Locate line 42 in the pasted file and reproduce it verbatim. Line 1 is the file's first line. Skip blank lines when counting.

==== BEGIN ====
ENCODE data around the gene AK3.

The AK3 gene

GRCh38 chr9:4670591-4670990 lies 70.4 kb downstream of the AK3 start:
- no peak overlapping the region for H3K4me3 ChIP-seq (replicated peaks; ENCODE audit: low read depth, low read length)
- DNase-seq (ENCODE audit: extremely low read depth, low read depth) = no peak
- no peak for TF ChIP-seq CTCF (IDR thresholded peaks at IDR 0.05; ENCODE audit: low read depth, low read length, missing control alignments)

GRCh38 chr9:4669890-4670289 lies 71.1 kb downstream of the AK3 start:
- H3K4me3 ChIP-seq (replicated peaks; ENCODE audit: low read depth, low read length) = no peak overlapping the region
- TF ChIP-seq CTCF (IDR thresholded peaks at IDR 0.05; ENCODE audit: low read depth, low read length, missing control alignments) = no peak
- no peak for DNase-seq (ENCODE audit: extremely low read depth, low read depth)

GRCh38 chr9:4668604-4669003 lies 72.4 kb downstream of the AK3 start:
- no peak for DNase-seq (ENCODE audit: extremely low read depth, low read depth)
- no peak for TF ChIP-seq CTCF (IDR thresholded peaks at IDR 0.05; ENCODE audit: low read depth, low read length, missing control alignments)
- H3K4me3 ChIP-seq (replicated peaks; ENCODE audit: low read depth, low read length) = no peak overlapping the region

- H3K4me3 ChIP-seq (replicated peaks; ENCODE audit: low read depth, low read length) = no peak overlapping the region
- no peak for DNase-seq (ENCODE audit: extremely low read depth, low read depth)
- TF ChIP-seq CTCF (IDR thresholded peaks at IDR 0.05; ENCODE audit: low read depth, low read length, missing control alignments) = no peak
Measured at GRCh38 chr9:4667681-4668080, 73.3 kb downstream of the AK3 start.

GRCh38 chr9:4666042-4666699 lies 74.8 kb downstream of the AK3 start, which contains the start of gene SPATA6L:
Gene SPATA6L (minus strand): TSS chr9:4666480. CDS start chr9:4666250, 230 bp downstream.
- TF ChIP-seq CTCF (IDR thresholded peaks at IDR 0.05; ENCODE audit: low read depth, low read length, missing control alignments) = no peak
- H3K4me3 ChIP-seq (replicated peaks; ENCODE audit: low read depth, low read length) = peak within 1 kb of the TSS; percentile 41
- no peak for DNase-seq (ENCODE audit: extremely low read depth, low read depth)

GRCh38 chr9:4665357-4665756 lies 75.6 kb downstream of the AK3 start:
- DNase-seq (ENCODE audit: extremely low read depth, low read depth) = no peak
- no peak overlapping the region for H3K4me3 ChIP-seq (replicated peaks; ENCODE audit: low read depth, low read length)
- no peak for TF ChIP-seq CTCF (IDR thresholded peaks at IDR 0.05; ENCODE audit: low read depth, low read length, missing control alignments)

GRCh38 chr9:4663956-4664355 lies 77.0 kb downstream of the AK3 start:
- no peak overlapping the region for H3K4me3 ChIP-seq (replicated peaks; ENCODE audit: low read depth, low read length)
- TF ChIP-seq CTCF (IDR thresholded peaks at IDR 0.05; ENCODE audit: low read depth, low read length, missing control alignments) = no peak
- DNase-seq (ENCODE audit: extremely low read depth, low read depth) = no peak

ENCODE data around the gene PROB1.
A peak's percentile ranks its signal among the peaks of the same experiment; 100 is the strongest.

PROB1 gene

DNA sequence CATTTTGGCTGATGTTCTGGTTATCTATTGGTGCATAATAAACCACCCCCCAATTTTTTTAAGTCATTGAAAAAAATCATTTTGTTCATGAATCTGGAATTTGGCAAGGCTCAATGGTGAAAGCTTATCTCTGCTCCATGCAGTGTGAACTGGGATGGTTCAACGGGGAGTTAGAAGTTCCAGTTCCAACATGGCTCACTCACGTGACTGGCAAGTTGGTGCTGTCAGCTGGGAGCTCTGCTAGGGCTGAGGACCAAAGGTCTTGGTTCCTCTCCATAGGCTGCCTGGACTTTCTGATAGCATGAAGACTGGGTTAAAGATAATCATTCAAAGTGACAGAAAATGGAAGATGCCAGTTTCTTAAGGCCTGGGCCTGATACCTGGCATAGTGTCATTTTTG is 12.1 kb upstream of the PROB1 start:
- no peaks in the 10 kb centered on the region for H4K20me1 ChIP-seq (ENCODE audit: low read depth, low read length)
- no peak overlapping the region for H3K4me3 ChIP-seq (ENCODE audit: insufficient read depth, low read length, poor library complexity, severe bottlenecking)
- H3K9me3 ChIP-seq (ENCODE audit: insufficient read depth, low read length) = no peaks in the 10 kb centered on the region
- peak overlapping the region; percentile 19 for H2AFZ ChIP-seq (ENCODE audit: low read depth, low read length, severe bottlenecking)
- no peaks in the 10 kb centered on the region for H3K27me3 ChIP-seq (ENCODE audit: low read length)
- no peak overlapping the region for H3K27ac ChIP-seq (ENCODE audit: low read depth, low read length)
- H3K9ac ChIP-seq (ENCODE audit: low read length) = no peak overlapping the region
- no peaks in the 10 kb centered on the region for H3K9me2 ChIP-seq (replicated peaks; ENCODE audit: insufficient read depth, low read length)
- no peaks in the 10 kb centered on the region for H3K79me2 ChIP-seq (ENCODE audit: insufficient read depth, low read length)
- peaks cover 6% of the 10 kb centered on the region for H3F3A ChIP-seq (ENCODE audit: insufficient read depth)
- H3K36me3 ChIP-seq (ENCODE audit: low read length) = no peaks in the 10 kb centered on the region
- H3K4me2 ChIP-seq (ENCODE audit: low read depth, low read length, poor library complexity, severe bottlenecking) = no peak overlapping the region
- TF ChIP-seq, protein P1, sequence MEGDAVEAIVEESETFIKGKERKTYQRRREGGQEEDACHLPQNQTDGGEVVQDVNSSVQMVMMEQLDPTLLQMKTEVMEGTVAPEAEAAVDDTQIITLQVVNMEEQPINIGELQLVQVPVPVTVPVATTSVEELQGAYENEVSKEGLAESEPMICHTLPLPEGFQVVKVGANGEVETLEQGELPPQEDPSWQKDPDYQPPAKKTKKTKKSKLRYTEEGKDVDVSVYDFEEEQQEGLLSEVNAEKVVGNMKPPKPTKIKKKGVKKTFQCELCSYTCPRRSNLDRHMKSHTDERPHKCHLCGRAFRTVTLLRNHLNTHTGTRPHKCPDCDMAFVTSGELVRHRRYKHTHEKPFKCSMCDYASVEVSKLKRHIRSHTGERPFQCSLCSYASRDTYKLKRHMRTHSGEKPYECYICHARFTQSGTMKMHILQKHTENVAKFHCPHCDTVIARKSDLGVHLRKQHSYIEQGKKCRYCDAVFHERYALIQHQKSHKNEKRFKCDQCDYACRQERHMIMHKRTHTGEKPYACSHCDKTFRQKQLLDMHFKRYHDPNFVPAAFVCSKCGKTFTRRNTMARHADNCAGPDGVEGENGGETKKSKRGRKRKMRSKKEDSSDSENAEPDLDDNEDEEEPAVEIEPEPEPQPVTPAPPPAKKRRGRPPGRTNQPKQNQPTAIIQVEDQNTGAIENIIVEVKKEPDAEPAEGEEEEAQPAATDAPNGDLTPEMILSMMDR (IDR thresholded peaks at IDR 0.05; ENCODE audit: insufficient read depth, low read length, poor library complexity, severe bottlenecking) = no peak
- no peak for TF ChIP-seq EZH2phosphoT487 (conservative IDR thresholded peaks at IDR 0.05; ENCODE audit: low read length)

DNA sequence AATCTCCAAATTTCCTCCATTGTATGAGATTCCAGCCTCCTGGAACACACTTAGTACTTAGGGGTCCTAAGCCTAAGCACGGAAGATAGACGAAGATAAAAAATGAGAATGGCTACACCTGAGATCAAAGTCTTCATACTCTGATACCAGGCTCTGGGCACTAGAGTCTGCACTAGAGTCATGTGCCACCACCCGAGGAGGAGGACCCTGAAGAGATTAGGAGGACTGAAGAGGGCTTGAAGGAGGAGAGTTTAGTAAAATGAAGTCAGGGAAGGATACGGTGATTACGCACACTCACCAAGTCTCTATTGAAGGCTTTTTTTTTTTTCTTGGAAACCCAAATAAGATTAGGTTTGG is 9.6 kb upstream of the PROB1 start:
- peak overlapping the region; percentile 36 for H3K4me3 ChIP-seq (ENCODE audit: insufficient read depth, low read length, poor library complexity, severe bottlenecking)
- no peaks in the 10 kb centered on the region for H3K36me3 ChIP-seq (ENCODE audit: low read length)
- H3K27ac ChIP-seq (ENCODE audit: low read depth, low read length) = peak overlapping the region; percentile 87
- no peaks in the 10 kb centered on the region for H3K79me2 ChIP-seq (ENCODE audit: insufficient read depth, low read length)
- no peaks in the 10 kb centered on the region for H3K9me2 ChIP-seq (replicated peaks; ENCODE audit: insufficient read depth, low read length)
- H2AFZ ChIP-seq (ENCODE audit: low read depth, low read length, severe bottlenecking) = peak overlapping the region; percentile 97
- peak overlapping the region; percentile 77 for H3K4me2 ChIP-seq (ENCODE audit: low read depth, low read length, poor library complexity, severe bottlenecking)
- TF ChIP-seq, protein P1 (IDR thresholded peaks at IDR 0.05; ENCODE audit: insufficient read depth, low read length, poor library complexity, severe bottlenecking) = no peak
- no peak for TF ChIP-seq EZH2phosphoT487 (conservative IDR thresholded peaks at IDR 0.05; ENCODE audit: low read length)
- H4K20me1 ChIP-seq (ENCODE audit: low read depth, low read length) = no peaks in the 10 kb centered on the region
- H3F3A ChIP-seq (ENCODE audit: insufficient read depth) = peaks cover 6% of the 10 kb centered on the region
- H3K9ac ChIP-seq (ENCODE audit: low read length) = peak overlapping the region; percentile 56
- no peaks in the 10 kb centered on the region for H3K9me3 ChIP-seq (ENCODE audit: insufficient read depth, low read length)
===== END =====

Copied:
- H3K9ac ChIP-seq (ENCODE audit: low read length) = no peak overlapping the region